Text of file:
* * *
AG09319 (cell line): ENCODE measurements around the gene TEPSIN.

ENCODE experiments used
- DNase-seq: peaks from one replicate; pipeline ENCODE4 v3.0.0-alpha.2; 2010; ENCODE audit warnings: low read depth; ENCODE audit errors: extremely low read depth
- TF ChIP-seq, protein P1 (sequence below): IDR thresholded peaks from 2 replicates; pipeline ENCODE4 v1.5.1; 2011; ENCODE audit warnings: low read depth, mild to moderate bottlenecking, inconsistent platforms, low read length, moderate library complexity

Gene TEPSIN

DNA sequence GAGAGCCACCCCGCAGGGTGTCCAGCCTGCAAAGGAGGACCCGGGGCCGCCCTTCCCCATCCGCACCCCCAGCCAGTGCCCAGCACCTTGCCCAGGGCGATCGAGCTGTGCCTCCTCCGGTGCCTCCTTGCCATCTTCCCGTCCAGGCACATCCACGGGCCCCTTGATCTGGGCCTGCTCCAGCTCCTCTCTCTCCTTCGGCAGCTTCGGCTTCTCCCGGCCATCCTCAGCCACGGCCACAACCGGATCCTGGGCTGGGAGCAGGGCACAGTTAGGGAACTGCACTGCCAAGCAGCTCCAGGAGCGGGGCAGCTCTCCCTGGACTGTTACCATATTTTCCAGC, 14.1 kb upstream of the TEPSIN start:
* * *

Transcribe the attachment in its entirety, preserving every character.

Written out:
AG09319 (cell line): ENCODE measurements around the gene TEPSIN.

ENCODE experiments used
- DNase-seq: peaks from one replicate; pipeline ENCODE4 v3.0.0-alpha.2; 2010; ENCODE audit warnings: low read depth; ENCODE audit errors: extremely low read depth
- TF ChIP-seq, protein P1 (sequence below): IDR thresholded peaks from 2 replicates; pipeline ENCODE4 v1.5.1; 2011; ENCODE audit warnings: low read depth, mild to moderate bottlenecking, inconsistent platforms, low read length, moderate library complexity

Gene TEPSIN

DNA sequence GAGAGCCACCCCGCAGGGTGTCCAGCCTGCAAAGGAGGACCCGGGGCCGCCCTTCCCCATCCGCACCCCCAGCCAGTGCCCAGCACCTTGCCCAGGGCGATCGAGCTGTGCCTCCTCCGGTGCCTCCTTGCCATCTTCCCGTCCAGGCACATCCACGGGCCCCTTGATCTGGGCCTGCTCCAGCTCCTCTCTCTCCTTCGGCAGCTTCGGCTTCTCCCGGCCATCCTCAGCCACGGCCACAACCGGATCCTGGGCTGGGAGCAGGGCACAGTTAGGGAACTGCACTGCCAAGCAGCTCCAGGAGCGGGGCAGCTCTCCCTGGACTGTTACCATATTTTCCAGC, 14.1 kb upstream of the TEPSIN start: